Westlife sends goody bag to 15-year-old girl stabbed in Norwich robbery

Members of the Irish band Westlife have tried to help put a smile back on the face of a 15-year-old girl who was stabbed during a robbery by sending her a goody bag.

The girl, who cannot be named for legal reasons, and a woman, aged 20, had been to a Westlife concert at the O2 arena in London on May 12, and arrived back in Norwich at about 2.20am on May 13.

They were followed by Stephen Williams, 33, of Mousehold Street, Norwich, who demanded the girl's bag and stabbed her five or six times.

The teenager, who was cut on the chest, abdomen and wrist, was spared more serious injury after the knife plunged into a Westlife tour programme she had taken home from the concert.

The Norwich Evening News contacted Sony Music, one of the band's labels, who, through Bravado International Group, have sent a goody bag packed with programmes, merchandise and other items for the girl.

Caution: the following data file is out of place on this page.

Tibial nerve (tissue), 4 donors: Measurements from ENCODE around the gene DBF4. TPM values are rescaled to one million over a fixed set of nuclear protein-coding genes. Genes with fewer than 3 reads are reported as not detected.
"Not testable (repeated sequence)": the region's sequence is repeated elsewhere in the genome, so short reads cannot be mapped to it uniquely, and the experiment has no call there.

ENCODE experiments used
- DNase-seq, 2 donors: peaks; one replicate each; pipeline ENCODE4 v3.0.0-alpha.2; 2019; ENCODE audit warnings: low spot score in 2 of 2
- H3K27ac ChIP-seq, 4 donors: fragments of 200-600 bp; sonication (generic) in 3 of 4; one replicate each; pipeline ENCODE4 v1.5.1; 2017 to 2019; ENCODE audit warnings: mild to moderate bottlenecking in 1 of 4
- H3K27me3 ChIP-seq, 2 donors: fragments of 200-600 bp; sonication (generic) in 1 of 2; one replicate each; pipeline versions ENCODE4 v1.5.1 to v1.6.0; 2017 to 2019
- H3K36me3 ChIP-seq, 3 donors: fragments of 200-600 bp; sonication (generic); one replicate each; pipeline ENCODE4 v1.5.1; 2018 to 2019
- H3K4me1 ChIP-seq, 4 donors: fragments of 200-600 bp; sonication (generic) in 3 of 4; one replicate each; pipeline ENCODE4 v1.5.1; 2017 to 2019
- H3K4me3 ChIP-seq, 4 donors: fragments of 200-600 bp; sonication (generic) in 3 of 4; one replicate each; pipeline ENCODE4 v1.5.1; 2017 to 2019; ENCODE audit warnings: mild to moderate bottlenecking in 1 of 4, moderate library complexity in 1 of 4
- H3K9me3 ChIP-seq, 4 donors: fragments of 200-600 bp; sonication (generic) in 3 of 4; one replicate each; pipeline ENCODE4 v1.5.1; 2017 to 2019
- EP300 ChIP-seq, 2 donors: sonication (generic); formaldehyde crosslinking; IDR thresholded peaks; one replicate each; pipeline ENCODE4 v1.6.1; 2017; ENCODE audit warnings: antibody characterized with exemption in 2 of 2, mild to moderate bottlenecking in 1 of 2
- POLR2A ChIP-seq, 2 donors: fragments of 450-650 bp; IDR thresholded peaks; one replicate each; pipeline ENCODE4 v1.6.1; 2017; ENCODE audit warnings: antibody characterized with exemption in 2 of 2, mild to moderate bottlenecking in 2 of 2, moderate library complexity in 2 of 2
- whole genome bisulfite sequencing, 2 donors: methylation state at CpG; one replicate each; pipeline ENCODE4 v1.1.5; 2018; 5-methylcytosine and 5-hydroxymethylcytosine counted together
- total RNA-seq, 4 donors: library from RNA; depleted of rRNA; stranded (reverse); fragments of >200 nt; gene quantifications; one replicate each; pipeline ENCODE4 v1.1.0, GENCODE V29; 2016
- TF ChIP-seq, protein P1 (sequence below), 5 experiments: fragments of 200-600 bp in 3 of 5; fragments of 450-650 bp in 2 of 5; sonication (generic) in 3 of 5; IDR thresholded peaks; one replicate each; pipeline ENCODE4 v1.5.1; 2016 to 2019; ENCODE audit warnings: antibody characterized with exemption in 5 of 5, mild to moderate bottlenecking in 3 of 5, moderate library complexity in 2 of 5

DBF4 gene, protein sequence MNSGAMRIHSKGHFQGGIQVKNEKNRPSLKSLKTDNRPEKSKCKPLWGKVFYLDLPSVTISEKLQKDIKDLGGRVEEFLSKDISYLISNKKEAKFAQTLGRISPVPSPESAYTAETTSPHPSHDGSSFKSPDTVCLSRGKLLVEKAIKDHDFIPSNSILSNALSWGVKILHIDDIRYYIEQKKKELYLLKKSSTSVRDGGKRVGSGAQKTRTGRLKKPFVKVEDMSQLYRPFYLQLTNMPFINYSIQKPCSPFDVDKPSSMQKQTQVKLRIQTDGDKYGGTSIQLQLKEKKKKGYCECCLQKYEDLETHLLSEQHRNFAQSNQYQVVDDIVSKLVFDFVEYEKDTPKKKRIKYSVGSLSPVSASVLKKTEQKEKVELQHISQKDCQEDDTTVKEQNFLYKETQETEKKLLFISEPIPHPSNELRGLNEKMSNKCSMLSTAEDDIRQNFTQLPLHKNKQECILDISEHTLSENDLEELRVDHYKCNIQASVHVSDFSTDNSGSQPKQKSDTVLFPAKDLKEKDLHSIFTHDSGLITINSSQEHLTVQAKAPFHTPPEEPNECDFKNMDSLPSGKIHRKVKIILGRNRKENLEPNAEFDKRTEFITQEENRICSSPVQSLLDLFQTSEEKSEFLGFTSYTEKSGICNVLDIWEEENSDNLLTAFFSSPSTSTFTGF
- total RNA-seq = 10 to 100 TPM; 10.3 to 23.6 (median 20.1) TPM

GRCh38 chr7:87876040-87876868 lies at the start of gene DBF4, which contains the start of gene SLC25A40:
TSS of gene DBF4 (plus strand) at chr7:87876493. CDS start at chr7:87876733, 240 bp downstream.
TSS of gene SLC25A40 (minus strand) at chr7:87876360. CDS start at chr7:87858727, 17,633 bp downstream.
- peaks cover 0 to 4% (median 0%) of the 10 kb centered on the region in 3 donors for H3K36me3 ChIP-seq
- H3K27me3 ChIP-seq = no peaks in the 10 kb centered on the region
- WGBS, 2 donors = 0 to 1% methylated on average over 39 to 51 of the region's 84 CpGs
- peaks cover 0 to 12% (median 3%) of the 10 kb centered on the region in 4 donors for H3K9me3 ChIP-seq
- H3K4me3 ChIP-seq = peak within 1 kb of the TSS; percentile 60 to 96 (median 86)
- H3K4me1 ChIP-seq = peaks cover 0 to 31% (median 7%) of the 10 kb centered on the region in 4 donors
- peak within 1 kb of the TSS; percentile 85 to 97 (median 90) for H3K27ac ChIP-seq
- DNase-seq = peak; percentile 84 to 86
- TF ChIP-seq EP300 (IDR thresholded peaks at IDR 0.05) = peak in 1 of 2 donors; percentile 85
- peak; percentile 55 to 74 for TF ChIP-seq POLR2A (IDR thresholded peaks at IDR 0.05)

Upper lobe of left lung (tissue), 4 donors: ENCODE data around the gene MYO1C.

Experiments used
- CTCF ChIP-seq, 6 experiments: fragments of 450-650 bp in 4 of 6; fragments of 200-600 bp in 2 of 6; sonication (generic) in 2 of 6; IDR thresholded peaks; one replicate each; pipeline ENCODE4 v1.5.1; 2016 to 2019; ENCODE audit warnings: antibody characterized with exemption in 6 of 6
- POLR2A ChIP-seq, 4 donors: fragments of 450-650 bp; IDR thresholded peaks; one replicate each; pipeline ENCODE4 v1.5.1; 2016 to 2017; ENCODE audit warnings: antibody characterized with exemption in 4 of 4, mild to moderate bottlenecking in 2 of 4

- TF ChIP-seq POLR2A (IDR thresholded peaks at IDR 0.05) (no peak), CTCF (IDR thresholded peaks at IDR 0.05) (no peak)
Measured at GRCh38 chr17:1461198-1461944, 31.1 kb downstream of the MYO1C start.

A Norfolk Constabulary spokesman said: 'We are grateful to Archant [the publishers of the Norwich Evening News] for taking the time to approach Westlife's management about this incident.

'The goody bag they have sent to us as a result of this action will, we hope, go some way to helping the victim overcome her terrifying ordeal and bring some form of closure on this part of her life.'

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Det Con Graham Finney will now pass on the goody bag to the victim and said he was delighted with the gesture which he thinks will help the victim as she tries to move on. He said: 'It's nice to see people have made an effort to doing something for her. Taking the trouble to do that is brilliant.

'I know how much this will mean to her.'

Last month Williams was sentenced to seven years and four months in prison with an extension of three years to the period he must remain on licence.

Sentencing him, Recorder Alexander Milne, QC, referred to the offence as the 'top category of street robbery' and said, in terms of the teenage victim, the 'fact that no major organ, artery or tendon were damaged was a matter purely of good luck, nothing more than that'.